Tuesday, April 19, 2011

April 19 -- Pope Saint Leo IX

I'm not sure I ever really believed in signs (in the metaphysical sense). Sometimes, they're merely a way of justifying what you want to do anyway. This entry, for example, was nearly completed. It was a voluminous account of Pope Saint Leo IX, also known as Bruno of Toul. Just as I neared completion, the machine mysteriously shut down. When I rebooted, all but the date and title were lost.

Too long for Leo's taste? Too unflattering? Mere coincidence? Hard telling, not knowing, but if I were supposed to write about St. Alphege instead, the name and date would not have been saved. So here's Leo IX, Part Two -- the Abbreviated Version.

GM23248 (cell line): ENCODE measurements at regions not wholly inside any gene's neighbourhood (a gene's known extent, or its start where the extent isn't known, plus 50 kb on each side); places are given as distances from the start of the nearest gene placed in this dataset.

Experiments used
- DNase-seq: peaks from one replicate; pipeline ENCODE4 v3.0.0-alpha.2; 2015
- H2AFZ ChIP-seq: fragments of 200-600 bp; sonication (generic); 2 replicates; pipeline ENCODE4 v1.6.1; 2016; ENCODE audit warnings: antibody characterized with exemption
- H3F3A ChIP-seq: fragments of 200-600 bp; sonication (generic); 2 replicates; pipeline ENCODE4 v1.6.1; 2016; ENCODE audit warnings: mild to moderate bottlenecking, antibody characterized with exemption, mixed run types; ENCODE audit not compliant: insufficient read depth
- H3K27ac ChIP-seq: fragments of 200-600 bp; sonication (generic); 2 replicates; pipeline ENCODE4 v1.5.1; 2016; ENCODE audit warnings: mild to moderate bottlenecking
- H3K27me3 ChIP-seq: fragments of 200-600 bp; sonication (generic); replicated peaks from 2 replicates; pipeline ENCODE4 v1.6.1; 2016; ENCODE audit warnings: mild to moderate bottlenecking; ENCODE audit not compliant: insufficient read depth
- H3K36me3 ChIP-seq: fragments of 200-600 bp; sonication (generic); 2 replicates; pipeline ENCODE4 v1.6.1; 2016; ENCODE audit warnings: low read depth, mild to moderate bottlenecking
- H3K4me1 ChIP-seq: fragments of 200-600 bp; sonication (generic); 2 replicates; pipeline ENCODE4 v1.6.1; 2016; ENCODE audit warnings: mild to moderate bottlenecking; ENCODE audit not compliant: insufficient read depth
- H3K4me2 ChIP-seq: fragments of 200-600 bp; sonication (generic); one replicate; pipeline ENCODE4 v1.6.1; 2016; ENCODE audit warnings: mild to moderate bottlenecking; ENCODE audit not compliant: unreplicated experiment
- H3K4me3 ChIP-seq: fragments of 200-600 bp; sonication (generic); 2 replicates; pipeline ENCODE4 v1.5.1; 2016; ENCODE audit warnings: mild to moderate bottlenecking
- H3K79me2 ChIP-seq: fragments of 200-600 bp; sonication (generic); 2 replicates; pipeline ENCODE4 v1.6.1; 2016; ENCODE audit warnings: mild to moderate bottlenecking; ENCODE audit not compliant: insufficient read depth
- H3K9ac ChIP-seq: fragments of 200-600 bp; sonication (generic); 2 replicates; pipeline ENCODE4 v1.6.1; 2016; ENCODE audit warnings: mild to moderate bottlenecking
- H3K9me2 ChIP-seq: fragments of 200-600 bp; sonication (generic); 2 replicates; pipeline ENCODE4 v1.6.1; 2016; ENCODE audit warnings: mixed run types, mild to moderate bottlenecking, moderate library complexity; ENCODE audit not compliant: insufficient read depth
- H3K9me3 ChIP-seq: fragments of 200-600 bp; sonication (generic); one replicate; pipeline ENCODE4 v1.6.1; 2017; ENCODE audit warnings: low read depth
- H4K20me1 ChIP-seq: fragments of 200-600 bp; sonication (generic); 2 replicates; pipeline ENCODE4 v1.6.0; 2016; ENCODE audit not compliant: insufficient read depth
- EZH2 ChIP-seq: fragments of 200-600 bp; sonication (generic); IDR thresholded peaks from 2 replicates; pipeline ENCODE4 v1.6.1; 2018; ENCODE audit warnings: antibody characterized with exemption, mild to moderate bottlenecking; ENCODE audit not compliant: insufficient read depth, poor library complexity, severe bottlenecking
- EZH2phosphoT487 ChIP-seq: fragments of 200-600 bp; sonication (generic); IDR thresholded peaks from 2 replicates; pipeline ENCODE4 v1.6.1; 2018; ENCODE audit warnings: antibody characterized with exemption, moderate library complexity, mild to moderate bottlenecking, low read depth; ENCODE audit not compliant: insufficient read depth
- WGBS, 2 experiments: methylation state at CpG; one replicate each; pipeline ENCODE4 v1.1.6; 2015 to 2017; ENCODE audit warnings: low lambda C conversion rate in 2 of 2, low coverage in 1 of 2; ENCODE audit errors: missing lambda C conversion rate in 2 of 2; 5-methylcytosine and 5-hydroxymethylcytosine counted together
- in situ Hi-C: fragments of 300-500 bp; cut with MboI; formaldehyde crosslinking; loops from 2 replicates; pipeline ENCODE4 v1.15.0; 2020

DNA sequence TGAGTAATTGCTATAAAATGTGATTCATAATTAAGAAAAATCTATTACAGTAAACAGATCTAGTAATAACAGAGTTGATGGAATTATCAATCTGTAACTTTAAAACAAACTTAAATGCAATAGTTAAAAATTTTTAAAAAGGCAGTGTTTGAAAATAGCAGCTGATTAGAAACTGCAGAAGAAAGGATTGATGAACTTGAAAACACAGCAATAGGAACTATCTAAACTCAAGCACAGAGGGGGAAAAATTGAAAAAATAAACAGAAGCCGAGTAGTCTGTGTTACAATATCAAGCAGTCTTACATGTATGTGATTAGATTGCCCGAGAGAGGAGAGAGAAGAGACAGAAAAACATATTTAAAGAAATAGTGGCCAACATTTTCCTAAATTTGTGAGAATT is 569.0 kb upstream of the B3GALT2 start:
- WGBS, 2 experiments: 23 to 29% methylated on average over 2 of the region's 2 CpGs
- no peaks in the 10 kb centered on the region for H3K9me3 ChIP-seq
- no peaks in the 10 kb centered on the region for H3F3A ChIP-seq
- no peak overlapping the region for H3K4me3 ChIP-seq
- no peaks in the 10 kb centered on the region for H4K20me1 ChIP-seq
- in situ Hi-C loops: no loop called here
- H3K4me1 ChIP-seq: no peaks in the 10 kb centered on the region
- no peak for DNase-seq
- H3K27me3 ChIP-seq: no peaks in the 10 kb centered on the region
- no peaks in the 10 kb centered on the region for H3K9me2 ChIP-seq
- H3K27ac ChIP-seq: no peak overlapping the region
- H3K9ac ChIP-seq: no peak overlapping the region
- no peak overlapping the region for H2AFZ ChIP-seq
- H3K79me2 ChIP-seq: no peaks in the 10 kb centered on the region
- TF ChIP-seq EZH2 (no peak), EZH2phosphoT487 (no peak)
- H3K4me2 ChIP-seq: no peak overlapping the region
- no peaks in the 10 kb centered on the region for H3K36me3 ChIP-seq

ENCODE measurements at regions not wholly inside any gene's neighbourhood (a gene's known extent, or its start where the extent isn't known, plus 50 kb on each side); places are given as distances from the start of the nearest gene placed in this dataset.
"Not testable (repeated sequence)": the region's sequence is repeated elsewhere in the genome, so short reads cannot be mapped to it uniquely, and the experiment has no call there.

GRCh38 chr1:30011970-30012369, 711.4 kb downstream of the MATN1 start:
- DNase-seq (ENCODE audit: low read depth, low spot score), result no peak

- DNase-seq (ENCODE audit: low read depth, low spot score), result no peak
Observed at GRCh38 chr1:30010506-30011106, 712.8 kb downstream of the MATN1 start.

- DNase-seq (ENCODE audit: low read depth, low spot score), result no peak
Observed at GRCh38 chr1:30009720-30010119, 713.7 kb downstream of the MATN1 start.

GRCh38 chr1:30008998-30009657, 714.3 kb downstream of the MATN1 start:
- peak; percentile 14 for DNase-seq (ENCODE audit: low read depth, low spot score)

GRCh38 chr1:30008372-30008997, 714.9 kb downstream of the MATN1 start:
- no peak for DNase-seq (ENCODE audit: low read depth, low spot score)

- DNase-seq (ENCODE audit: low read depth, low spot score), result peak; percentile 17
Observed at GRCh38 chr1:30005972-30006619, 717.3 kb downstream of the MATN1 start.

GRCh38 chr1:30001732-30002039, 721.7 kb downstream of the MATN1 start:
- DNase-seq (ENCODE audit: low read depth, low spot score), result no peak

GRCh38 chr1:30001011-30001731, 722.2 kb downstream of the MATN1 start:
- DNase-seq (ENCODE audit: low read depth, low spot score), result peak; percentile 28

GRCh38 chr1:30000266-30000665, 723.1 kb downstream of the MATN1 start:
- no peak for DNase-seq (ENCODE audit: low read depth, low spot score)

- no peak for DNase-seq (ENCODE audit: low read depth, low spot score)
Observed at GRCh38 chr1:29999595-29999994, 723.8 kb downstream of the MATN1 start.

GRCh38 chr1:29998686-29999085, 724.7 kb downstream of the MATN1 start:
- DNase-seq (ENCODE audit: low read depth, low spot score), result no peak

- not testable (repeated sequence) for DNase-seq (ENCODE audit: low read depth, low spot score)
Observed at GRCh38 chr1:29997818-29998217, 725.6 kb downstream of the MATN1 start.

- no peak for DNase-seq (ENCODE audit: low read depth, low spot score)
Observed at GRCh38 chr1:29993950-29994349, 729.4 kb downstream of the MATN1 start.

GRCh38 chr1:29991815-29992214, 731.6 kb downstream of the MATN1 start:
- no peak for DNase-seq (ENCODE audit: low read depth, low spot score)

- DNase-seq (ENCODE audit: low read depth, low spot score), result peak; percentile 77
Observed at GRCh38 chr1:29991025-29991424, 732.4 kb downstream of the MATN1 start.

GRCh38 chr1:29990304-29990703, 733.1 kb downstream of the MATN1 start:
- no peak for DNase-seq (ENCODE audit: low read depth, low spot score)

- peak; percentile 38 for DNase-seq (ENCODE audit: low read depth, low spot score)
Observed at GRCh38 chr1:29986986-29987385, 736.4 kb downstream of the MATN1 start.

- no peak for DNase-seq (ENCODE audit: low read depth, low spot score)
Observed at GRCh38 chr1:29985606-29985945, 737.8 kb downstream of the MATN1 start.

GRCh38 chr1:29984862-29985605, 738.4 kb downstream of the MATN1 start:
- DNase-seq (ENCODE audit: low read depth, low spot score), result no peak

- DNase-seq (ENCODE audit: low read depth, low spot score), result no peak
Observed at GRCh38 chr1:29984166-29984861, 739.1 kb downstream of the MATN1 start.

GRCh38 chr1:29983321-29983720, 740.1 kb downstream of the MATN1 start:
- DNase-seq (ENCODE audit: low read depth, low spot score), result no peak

Quick update on the ghost in the machine. I wasn't able to add the first picture of Leo that I selected either. It was just unacceptable to the machine. This one is much less tranquil, less serene, as befits the saint.

As bishop and pope, Leo IX tried to reform the system that had brought him to power. Nepostism literally means preferring the nephew (nepos). Bruno, the nephew of Emperor Conrad II, rose from canon to bishop to pope through noble connections. He waged war on behalf of his uncle, but in the eleventh century, a clergyman who didn't fight was more likely to be a disabled veteran than a conscientious objector.